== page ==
When it comes to your mental health, your behavior, and even your mood, we tend to think that the brain is in charge. In reality, your gut may be calling the shots. In the 1800s and early 1900s, it was thought that wastes in your colon could produce infections that lead to depression and psychosis.
Widely accepted for a time, mental-health patients were often treated with colonic purges and bowel surgeries, but eventually this was regarded as quackery.
“Scientists are increasingly convinced that the vast assemblage of microfauna in our intestines may have a major impact on our state of mind.”
Your Gut Is Intricately Connected to Your Brain
In addition to the brain in your head, embedded in the wall of your gut is your enteric nervous system (ENS), which works both independently of and in conjunction with the brain in your head.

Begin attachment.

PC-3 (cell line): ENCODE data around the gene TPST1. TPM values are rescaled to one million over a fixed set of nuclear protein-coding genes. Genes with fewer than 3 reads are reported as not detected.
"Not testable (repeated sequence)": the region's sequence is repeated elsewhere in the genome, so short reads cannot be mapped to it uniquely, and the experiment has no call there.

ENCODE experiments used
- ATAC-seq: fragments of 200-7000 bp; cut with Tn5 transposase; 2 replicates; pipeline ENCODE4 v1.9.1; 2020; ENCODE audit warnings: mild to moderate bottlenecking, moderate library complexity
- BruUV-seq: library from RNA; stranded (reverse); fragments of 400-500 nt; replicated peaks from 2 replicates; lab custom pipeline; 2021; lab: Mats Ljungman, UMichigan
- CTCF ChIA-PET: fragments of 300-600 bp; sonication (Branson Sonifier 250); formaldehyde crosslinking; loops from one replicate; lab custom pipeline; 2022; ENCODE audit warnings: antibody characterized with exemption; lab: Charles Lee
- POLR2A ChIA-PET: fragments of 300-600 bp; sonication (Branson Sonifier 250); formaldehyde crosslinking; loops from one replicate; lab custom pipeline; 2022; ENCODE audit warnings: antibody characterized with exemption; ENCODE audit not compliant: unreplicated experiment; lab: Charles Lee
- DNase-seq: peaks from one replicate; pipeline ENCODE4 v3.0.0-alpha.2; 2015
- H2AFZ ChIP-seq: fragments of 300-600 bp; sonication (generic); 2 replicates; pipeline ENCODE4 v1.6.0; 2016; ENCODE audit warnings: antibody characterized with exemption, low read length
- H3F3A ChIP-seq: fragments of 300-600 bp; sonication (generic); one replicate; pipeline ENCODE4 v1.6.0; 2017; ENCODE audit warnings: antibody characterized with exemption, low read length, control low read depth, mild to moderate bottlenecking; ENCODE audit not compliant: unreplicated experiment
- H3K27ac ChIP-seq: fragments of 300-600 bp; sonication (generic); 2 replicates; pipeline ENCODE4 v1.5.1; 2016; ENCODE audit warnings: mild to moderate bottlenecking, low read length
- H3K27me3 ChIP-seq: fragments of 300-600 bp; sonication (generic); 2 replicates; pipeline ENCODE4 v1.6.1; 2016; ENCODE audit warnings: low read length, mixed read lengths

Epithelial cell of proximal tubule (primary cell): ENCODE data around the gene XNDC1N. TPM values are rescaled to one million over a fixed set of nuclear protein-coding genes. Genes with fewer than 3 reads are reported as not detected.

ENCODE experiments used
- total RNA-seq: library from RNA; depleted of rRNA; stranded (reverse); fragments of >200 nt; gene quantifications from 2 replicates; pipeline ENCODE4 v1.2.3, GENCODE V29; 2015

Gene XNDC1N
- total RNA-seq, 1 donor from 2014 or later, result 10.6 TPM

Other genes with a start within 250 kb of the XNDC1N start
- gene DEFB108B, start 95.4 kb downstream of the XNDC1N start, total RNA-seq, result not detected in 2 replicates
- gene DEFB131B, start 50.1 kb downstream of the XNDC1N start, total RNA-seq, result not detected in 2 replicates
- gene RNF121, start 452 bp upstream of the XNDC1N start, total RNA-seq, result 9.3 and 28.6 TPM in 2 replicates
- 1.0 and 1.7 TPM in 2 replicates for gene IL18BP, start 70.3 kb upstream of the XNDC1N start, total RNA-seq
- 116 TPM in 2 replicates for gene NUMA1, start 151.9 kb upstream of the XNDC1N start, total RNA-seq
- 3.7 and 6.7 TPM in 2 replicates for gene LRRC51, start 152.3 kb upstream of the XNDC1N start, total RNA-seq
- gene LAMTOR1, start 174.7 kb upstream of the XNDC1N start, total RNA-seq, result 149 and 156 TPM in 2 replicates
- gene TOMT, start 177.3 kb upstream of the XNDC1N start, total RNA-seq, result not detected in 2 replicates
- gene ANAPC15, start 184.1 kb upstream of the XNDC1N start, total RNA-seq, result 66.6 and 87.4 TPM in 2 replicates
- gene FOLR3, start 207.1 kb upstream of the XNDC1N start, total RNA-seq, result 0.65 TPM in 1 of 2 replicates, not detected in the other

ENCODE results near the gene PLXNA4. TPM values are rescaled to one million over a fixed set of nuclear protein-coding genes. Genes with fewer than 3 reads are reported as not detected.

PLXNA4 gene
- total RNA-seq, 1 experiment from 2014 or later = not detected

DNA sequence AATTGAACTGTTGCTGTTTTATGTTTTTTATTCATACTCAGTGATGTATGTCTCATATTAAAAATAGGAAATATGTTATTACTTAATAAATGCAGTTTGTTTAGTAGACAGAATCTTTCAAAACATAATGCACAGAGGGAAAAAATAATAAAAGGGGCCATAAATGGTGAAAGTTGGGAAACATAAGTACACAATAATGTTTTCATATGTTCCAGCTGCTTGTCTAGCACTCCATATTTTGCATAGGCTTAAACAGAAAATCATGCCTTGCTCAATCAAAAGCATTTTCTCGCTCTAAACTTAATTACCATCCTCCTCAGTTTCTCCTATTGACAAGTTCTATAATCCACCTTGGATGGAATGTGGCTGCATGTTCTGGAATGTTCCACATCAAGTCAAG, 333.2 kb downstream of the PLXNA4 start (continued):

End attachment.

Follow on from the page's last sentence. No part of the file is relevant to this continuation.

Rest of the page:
Your ENS contains 500 million neurons and is thought to be largely responsible for your “gut instincts,” responding to environmental threats and sending information to your brain that affects your well-being.
This communication between your “two brains” runs both ways and is the pathway for how foods affect your mood.
For example, fatty foods make you feel good because fatty acids are detected by cell receptors in the lining of your gut, which then send warm and fuzzy nerve signals to your brain.
However, this gut-brain connection is far more than just comfort food or butterflies in your stomach. According to Scientific American:2
“The gut-brain axis seems to be bidirectional—the brain acts on gastrointestinal and immune functions that help to shape the gut’s microbial makeup, and gut microbes make neuroactive compounds, including neurotransmitters and metabolites that also act on the brain.
These interactions could occur in various ways: microbial compounds communicate via the vagus nerve, which connects the brain and the digestive tract, and microbially derived metabolites interact with the immune system, which maintains its own communication with the brain.”